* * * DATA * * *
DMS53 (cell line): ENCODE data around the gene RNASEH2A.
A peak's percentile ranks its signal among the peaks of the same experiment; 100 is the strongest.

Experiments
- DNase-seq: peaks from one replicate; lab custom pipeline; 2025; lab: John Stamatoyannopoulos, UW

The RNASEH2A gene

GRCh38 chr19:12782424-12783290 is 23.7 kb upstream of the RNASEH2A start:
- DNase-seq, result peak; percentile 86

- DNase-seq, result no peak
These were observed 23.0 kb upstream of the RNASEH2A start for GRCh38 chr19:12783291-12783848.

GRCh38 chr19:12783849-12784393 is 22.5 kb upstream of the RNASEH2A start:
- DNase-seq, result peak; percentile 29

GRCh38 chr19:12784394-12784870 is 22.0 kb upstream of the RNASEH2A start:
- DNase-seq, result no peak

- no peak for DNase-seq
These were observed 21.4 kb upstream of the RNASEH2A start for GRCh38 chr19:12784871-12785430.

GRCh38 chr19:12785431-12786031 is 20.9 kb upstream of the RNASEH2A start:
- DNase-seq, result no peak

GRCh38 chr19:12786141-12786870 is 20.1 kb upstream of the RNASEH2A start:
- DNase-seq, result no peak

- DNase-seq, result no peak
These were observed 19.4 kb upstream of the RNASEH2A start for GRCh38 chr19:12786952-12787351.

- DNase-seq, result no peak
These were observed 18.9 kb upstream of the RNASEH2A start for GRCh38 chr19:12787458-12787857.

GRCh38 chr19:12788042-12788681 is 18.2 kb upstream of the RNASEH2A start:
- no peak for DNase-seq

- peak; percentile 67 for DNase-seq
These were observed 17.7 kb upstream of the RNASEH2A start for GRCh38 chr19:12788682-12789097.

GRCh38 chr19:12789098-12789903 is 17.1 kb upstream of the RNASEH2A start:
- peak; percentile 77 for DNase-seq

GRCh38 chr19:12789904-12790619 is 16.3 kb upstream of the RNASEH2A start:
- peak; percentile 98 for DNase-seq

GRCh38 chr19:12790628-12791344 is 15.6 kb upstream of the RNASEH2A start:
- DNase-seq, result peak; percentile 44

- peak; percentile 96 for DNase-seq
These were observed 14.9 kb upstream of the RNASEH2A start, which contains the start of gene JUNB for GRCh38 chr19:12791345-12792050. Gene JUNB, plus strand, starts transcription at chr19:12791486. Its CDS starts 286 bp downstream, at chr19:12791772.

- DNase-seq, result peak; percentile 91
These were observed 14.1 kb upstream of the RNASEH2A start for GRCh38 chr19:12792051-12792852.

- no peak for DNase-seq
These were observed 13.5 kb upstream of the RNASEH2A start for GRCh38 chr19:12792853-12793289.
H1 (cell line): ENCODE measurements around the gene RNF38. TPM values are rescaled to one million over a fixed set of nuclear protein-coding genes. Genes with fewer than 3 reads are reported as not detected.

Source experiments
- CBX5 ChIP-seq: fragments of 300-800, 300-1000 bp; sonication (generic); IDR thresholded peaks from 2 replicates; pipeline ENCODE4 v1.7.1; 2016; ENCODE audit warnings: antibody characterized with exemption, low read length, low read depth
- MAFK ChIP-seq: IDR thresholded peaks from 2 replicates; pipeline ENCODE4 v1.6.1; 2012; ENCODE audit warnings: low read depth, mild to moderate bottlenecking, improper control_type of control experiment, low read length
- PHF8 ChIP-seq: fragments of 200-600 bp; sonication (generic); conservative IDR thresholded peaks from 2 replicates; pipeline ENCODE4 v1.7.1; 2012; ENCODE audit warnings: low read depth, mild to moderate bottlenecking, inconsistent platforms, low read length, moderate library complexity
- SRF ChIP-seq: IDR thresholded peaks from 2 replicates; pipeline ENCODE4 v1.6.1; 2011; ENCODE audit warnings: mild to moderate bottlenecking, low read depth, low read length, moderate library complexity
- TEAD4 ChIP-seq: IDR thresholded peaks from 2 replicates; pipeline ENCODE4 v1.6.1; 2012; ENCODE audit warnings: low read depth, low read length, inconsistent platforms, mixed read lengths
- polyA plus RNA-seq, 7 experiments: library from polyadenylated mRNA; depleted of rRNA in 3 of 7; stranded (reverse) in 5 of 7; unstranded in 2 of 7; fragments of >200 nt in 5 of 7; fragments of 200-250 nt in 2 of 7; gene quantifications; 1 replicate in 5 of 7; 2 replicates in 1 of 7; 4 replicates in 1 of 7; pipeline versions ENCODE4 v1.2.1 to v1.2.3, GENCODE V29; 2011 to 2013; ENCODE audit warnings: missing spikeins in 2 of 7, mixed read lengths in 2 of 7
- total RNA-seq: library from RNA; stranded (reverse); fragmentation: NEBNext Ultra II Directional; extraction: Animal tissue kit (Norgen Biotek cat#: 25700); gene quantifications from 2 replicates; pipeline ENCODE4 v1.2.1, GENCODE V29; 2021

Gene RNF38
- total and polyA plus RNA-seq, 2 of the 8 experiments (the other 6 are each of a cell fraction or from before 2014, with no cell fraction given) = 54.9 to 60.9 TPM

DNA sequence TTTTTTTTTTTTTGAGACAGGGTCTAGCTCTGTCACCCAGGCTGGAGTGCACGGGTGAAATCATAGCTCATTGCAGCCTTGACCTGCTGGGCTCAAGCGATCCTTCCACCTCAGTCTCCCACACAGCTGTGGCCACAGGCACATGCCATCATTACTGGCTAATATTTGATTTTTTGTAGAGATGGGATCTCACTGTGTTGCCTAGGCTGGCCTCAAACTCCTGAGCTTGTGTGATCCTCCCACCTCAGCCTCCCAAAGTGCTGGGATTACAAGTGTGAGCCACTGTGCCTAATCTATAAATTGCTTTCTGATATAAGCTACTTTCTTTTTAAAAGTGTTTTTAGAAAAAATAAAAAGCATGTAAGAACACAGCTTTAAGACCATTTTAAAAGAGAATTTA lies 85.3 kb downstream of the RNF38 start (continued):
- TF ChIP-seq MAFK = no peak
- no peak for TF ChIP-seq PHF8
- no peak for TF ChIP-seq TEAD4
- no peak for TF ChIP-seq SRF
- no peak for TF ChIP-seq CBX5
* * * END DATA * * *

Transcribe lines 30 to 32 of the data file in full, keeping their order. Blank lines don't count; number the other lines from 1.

GRCh38 chr19:12789904-12790619 is 16.3 kb upstream of the RNASEH2A start:
- peak; percentile 98 for DNase-seq

GRCh38 chr19:12790628-12791344 is 15.6 kb upstream of the RNASEH2A start: